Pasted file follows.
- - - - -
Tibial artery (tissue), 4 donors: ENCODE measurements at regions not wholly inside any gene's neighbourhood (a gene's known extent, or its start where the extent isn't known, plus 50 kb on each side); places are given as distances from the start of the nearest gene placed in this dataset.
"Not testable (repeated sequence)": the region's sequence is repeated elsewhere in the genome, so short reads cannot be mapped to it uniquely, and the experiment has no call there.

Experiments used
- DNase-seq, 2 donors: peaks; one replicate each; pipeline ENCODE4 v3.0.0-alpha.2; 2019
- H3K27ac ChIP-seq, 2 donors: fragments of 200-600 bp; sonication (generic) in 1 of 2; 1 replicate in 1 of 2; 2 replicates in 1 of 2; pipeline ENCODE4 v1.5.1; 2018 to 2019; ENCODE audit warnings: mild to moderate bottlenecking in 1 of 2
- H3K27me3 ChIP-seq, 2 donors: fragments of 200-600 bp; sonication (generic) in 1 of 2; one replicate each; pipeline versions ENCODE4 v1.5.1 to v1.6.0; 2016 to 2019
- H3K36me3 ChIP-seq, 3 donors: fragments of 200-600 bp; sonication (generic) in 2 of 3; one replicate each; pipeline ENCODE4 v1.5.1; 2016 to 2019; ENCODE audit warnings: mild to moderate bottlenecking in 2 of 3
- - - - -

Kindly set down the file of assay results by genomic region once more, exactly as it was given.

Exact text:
Tibial artery (tissue), 4 donors: ENCODE measurements at regions not wholly inside any gene's neighbourhood (a gene's known extent, or its start where the extent isn't known, plus 50 kb on each side); places are given as distances from the start of the nearest gene placed in this dataset.
"Not testable (repeated sequence)": the region's sequence is repeated elsewhere in the genome, so short reads cannot be mapped to it uniquely, and the experiment has no call there.

Experiments used
- DNase-seq, 2 donors: peaks; one replicate each; pipeline ENCODE4 v3.0.0-alpha.2; 2019
- H3K27ac ChIP-seq, 2 donors: fragments of 200-600 bp; sonication (generic) in 1 of 2; 1 replicate in 1 of 2; 2 replicates in 1 of 2; pipeline ENCODE4 v1.5.1; 2018 to 2019; ENCODE audit warnings: mild to moderate bottlenecking in 1 of 2
- H3K27me3 ChIP-seq, 2 donors: fragments of 200-600 bp; sonication (generic) in 1 of 2; one replicate each; pipeline versions ENCODE4 v1.5.1 to v1.6.0; 2016 to 2019
- H3K36me3 ChIP-seq, 3 donors: fragments of 200-600 bp; sonication (generic) in 2 of 3; one replicate each; pipeline ENCODE4 v1.5.1; 2016 to 2019; ENCODE audit warnings: mild to moderate bottlenecking in 2 of 3